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Twenty-five Questions

“25 Questions” gives practice for domestic and international students to ask one another interesting questions that they might not think of on their own.

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Living in a Bubble & Auditing Your Personal Networks

In the activity entitled “Living in a Bubble,” learners analyze the places that they regularly go for sameness and difference and discuss the pros and cons of experiencing heterogeneous and homogeneous communities.

A similar but different tool which increases self-awareness about our own personal networks is entitled Auditing Your Personal Networks. In this activity, participants sort their contacts based on feelings of intimacy—how close they feel to people in different zones. Groups include personal relationships in the middle, social relationships in the blue circle, and the public in the outermost circle. Participants put actual names in each circle and then talk about how they could draw more people into their circles.

Both the Bubble and Auditing tools begin with a reading of a 2019 article from The Atlantic by Green entitled “These are the Americans who live in a bubble." The Auditing tool also includes a reading of an article by Kos entitled “Relationship circles—the most important diagram of your life.” The sources for these are included in the HubICL Toolbox.

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Critical Mass

Another activity that gets at this idea of how we sort people is called Critical Mass. This particular activity builds off of a reading in Claude Steele’s Whistling Vivaldi, entitled “The Strength of Stereotype Threat: The Role of Cues.” Steele begins the chapter by talking about how it felt for Sandra Day O’Connor to be the only woman on the Supreme Court. There was a little less stereotype threat when Ruth Bader Ginsberg (RBG) was added, but there were still a lot of comments by reporters that mentioned “one of two women on the court.”  It wasn’t until there were three women on the court  that it began to feel like women had reached critical mass and that RBG, Sonia Sotomayor, and Elena Kagan could speak on behalf of their own opinion and not on behalf of all women.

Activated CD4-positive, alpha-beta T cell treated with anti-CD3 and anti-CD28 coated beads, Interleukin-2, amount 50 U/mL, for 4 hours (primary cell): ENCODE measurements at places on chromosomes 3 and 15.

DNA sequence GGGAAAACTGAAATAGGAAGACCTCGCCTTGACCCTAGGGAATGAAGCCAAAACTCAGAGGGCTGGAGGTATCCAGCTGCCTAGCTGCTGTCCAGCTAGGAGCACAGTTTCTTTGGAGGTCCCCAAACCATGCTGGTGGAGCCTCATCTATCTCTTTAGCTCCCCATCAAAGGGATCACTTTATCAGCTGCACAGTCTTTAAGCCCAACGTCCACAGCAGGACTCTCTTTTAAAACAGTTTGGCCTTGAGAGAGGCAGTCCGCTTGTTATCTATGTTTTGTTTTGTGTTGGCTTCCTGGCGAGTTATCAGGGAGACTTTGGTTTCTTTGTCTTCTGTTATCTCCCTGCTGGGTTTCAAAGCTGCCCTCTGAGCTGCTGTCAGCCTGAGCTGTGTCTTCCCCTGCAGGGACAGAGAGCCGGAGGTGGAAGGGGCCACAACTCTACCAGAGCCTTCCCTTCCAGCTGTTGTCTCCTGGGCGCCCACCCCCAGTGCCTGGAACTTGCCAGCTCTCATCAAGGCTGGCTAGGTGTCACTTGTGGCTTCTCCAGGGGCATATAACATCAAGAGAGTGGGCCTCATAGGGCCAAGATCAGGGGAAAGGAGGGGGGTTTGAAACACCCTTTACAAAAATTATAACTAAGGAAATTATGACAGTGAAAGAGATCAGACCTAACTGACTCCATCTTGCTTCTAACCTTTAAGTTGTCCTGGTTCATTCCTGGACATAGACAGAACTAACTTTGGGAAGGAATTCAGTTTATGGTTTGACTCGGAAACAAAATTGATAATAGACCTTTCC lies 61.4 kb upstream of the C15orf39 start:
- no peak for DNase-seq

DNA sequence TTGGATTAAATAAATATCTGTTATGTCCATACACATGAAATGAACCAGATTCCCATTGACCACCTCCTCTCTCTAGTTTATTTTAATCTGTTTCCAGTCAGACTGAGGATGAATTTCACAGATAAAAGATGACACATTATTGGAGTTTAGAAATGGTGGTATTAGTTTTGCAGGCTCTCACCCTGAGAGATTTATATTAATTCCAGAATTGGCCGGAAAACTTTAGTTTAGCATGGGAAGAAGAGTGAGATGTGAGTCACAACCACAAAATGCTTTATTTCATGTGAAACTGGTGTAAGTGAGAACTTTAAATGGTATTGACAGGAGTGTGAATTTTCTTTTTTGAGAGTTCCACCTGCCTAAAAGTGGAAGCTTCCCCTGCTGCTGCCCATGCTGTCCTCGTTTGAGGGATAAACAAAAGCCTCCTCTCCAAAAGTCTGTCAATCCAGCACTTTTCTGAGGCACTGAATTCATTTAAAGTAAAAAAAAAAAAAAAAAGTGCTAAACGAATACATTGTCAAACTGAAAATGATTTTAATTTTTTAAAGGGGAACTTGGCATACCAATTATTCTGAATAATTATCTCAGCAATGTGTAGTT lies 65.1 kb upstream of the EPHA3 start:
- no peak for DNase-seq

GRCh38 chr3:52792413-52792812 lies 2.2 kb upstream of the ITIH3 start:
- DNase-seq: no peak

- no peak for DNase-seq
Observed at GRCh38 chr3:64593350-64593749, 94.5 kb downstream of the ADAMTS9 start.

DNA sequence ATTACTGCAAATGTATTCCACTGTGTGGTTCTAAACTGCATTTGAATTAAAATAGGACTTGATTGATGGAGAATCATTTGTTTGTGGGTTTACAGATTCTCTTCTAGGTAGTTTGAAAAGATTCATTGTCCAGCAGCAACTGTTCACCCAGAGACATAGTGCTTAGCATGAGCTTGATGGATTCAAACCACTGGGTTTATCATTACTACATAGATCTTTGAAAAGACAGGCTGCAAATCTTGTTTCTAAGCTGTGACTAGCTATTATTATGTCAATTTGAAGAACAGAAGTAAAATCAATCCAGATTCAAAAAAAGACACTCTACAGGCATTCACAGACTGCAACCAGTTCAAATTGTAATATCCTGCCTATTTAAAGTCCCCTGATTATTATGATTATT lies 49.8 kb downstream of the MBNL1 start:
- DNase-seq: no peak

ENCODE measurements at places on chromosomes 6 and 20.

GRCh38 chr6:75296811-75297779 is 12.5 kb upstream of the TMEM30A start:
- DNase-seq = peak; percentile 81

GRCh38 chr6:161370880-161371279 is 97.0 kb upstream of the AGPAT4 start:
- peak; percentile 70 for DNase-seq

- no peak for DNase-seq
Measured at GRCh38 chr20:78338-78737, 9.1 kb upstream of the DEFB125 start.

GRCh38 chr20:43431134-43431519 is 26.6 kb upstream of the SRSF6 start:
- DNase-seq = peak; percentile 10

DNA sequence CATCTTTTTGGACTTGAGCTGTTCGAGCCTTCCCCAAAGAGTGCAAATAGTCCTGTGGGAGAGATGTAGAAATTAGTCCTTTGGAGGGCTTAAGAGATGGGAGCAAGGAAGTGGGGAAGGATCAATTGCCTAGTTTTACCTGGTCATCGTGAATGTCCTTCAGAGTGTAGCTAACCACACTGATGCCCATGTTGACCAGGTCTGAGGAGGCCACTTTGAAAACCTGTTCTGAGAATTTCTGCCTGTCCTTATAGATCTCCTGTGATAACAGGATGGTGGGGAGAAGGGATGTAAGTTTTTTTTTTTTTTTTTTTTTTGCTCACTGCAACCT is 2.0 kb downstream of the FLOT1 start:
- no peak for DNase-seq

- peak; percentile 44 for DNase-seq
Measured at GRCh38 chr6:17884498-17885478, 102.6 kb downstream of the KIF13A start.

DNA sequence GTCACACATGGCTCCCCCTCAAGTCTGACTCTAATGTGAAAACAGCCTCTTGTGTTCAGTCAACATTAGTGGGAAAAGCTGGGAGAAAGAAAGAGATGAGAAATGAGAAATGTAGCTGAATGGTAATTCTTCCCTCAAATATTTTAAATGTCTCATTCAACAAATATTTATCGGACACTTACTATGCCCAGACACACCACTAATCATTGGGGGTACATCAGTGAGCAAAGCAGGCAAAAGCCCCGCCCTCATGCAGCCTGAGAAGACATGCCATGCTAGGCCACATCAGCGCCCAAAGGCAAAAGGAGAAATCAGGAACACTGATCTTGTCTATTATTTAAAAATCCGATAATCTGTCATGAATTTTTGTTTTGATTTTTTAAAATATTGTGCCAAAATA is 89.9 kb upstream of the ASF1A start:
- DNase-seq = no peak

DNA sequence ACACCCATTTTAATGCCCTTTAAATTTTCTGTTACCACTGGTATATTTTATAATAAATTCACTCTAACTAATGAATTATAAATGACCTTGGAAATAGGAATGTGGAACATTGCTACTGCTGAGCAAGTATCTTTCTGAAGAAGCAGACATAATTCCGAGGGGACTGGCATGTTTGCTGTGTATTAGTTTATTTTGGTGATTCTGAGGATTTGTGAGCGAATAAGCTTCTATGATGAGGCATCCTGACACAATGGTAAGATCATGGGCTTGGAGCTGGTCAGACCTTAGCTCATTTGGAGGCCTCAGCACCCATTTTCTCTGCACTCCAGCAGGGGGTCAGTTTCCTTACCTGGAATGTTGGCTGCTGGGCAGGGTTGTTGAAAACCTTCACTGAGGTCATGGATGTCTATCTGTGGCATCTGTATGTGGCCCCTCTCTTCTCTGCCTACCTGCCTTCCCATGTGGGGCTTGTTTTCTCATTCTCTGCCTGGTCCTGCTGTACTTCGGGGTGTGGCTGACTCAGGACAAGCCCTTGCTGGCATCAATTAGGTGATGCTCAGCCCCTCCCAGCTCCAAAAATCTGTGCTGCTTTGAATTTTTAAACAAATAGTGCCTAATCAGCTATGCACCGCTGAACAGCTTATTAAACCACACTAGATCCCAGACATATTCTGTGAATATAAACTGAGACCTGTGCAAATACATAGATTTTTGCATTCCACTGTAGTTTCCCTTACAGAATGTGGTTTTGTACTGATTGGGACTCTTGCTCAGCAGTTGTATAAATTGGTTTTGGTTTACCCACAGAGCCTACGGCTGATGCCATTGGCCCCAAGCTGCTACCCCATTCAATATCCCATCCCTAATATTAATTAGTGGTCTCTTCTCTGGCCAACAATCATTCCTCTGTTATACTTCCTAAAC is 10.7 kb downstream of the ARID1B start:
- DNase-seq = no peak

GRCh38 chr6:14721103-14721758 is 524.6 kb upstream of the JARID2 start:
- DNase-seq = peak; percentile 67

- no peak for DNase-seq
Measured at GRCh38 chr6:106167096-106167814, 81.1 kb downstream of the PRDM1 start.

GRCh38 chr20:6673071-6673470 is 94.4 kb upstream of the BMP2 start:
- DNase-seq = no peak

After reading the chapter on critical mass and stereotype threat, we ask participants to look at their own college’s webpages and analyze who is represented, who is missing, who might feel excluded, whether the pages challenge or reinforce stereotype, etc.

 

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Language, Culture, and Perception: The Sapir-Whorf Hypothesis

This tool comes with a complete lesson plan for talking through each of the videos and applying the Sapir-Whorf Hypothesis. In the particular context of the class in which we talked about sorting, this could have made a nice follow up to talk about how each of their languages reinforces the way that they categorize objects, ideas, and even people. I especially like this particular activity because it asks viewers to either watch the movie Arrival or to watch one of the many YouTube videos about Arrival, along with a popular TED talk by Lera Boroditsky. 

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Language Coding